The following is a guest post by Zawadi Rucks-Ahidiana.
In March, universities across the country shifted to online learning and adopted policies to account for students’ lives in the midst of a global pandemic. Many administrators asked professors to consider students’ circumstances and to teach with compassion. My university advised that “Our students’ lives are already complex, and shifting instructional modes in the middle of the semester will increase complications. Some students may also, unfortunately, become ill. Be prepared to provide more flexibility than usual.” While there were debates about what that should look like, the message was universally one of empathy and compassion. Yet the tone around decisions about the fall has been business as usual. Instead of compassion, the implicit message became one of returning to normalcy. As one university President stated of the decision to go online in the fall, “we will focus our attention on perfecting remote learning, teaching and working. It will not be the same, but it will be good.” This despite that it seems unlikely that anything about the fall will be normal for students or any other university employees for that matter. We can all hope for normal operations by September, but it is imperative to enter the fall with the same compassion with which we finished out the spring. COVID continues to affect Americans’ lives and the frustration and anger of recent BLM protests remains unaddressed.
This spring, parents and caretakers – including students, faculty, administrators, and staff – were thrown into 24-7 care and home-schooling. Students returned to their family’s homes where they competed for internet access and often worked in less than ideal conditions. The essential workers among our family, friends, and students saw their hours increase and their work conditions become dangerous. Some of us got sick. Some of us lost loved ones. Most of us became increasingly anxious and concerned. Amidst these abnormal conditions, the viral video of the murder of George Floyd circulated, which prompted many Americans to take to the streets in protest to express their anger and frustration with the continuing abuse of police authority and violence towards Black Americans.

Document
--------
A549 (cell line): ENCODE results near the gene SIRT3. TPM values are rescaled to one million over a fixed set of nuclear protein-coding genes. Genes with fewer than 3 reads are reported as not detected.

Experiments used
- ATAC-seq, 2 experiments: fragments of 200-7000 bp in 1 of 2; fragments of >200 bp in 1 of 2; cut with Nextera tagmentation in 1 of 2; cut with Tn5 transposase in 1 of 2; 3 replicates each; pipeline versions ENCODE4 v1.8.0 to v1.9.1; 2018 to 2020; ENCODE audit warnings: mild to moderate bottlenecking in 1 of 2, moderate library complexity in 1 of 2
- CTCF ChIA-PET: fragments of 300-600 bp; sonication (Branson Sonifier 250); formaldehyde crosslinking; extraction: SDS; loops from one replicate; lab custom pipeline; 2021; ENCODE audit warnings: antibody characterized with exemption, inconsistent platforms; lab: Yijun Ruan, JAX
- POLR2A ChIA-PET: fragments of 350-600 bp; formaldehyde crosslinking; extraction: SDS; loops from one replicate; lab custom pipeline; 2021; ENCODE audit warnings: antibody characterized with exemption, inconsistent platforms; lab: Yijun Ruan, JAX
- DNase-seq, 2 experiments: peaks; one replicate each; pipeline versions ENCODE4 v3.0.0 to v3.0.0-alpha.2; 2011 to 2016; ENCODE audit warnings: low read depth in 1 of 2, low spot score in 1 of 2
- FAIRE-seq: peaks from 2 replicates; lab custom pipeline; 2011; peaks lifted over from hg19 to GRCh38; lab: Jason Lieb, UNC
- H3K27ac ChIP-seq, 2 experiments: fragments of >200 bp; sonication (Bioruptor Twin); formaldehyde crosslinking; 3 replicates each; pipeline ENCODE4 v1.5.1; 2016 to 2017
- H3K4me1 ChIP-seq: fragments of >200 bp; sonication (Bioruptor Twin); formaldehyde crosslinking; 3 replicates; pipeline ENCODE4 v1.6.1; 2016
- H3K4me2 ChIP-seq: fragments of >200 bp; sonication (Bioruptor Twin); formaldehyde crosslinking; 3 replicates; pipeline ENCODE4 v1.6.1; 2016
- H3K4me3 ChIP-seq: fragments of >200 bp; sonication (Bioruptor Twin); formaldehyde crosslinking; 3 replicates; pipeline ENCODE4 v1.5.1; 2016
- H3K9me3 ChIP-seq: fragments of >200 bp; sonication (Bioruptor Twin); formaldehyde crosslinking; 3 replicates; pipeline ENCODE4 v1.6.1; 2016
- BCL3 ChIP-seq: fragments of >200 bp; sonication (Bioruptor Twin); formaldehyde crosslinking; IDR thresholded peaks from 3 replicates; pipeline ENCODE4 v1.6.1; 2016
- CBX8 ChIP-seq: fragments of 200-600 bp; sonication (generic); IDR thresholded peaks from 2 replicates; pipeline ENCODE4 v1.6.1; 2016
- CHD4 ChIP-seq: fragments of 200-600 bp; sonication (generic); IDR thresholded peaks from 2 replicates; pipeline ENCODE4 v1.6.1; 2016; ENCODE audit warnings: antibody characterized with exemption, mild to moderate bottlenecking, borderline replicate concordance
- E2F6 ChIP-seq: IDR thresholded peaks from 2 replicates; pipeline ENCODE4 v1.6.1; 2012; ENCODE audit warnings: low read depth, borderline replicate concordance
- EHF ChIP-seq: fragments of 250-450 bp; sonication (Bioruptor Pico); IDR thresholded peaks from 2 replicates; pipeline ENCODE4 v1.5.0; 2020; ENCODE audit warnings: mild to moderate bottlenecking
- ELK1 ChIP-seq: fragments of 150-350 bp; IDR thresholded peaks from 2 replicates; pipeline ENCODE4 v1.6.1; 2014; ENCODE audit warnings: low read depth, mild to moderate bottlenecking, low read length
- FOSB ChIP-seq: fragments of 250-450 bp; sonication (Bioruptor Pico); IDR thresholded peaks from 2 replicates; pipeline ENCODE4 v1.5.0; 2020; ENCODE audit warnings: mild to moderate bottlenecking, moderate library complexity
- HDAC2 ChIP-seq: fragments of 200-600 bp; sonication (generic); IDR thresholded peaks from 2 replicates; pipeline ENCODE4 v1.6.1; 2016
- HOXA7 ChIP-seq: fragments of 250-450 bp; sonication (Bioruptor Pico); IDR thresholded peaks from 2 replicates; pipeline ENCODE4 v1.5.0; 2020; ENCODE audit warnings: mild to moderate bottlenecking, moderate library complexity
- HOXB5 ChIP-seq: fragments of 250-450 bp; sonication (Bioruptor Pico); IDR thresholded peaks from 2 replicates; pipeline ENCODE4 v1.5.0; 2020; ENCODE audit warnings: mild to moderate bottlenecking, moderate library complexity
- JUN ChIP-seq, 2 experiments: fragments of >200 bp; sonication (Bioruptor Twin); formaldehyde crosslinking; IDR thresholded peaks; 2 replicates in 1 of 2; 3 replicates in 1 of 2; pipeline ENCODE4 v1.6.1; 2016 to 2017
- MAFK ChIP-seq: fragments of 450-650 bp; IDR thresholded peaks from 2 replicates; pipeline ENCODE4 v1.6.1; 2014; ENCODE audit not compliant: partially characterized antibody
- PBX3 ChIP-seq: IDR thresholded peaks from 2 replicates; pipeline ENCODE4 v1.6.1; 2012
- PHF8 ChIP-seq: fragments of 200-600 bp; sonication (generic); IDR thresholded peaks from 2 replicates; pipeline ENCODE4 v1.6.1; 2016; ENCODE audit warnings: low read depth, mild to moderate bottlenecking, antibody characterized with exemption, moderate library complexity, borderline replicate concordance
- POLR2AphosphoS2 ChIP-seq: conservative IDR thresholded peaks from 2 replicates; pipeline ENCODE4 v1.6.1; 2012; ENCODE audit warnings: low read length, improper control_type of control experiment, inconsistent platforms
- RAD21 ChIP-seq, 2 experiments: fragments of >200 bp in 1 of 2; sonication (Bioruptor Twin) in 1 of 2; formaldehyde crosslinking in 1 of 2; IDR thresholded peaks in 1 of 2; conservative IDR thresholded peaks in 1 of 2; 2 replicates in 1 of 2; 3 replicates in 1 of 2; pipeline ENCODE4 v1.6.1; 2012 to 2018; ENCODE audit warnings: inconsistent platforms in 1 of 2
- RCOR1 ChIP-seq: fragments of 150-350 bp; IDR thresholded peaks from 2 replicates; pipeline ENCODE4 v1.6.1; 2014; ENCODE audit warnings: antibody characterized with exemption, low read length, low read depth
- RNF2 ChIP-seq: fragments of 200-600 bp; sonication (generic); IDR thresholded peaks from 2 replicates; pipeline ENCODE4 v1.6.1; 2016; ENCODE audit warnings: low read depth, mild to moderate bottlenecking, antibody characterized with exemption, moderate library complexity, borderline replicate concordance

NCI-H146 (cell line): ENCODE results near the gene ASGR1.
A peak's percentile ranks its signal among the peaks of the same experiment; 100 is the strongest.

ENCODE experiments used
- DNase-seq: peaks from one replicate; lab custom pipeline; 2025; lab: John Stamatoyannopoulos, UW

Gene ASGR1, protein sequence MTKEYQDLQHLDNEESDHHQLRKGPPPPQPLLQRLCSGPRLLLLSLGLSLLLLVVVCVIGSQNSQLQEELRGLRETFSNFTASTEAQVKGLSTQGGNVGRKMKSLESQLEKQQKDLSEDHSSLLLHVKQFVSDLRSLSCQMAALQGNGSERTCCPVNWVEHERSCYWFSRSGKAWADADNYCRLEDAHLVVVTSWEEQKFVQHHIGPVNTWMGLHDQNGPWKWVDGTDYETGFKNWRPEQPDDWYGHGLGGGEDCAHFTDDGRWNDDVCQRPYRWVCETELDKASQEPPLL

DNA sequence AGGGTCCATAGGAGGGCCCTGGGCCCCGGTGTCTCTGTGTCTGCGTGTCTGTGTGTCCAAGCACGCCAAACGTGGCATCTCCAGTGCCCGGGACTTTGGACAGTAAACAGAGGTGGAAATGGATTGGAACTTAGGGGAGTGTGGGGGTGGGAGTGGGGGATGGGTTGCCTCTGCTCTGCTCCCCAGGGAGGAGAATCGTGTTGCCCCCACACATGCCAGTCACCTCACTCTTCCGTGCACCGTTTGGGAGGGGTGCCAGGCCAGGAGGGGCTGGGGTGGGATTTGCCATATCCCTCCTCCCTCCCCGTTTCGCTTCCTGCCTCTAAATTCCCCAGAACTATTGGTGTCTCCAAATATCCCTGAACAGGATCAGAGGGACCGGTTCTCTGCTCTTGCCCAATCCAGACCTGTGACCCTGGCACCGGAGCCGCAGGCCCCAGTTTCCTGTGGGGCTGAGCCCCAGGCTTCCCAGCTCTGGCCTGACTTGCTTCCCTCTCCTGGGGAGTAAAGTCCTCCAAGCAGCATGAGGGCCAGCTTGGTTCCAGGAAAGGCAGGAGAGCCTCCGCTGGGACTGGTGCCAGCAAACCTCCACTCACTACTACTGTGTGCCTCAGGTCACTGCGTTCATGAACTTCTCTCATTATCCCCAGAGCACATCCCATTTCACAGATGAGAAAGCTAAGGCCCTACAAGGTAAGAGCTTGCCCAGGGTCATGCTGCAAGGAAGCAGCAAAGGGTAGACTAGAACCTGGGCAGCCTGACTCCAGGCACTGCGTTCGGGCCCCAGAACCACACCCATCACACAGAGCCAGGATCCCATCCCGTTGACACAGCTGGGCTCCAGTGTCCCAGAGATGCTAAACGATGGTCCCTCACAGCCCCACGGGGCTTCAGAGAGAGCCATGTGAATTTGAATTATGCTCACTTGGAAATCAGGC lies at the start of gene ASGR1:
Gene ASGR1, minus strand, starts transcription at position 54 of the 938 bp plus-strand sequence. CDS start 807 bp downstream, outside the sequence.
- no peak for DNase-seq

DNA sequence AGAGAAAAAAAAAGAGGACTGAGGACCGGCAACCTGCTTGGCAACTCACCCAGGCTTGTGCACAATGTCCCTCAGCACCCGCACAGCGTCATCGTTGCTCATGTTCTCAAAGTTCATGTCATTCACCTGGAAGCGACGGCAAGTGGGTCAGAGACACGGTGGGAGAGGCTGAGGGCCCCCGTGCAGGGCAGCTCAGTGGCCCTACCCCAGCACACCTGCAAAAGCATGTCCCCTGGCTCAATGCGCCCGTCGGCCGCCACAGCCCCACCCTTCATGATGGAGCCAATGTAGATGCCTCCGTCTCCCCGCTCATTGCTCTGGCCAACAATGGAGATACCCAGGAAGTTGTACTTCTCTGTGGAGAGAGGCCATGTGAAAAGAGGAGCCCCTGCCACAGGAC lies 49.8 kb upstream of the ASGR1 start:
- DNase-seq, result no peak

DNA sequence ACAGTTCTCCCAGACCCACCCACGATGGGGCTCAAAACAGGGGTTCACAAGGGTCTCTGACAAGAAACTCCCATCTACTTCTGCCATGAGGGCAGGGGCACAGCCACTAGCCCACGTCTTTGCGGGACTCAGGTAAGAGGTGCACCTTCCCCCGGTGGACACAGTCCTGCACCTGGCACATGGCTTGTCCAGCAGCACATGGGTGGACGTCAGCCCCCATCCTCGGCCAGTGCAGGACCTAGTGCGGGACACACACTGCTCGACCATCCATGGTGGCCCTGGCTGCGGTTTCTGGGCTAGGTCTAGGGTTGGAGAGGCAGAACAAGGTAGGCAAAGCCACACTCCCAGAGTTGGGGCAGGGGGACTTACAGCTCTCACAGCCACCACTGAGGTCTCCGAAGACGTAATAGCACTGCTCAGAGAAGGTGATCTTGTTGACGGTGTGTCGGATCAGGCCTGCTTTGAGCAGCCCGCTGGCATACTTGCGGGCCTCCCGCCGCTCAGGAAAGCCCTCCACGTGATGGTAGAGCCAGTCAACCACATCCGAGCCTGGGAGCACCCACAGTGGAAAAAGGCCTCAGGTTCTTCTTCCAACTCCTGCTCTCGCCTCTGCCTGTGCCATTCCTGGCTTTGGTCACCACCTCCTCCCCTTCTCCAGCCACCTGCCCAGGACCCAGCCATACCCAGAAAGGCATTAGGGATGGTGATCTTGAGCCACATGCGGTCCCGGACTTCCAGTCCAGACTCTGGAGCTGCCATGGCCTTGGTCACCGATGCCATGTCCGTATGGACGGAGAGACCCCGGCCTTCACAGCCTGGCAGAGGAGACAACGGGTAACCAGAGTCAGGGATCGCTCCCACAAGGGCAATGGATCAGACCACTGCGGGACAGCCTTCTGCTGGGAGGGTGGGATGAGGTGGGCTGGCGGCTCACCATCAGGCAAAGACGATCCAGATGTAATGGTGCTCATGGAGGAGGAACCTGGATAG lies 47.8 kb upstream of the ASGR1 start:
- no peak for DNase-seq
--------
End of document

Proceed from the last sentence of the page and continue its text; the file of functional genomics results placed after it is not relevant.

Higher education instructors generally tried to account for these abnormal and less than ideal conditions for teaching and learning. They shifted to online learning and adjusted their course delivery. They adjusted their course expectations and grading to accommodate the range of circumstances they and their students were experiencing. They even updated their course content to cover issues of racism, COVID, and police brutality. The approaches accounted for the circumstances of our time and the conditions in which students and instructors were currently living. But the message around courses in the fall is to prepare rigorous courses, particularly for those who are teaching online for the first time.
My concern is that for many of us, the situation will still be the same. The kids will still be home. Friends and relatives will still be getting sick. Some won’t make it through their illness. We will still be grieving the loss of victims of COVID and police brutality. We will still be distracted by our kids and parents. Distracted by the world exploding around us. Frustrated by our ability to do nothing but watch. Emboldened by the call to march for justice. Nothing about these conditions are normal. It is unreasonable to expect rigor and normalcy under these conditions.
Instead of these insensitive and unrealistic expectations, we should be sending messages of empathy and compassion for our students, our faculty, and our staff. Just as many faculty adjusted their expectations and demands to teach under the stressful conditions of this spring, we must continue to assess and reinvent higher education as students and professors continue to face isolation, illness, death, and social unrest. Opening colleges in the fall may take students, faculty, staff, and administrators out of their homes and out of protests to bring them back to campus, but it does not change what is happening in the world around them. We all need to approach the university reopening with empathy and compassion.